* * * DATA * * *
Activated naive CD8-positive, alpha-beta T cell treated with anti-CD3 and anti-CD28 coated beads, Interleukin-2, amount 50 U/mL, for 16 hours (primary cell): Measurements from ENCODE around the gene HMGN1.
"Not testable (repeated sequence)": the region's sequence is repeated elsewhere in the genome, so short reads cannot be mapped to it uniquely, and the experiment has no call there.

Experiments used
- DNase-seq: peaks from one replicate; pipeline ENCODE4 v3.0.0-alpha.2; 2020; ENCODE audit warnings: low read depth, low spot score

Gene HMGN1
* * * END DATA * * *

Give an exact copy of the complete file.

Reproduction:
Activated naive CD8-positive, alpha-beta T cell treated with anti-CD3 and anti-CD28 coated beads, Interleukin-2, amount 50 U/mL, for 16 hours (primary cell): Measurements from ENCODE around the gene HMGN1.
"Not testable (repeated sequence)": the region's sequence is repeated elsewhere in the genome, so short reads cannot be mapped to it uniquely, and the experiment has no call there.

Experiments used
- DNase-seq: peaks from one replicate; pipeline ENCODE4 v3.0.0-alpha.2; 2020; ENCODE audit warnings: low read depth, low spot score

Gene HMGN1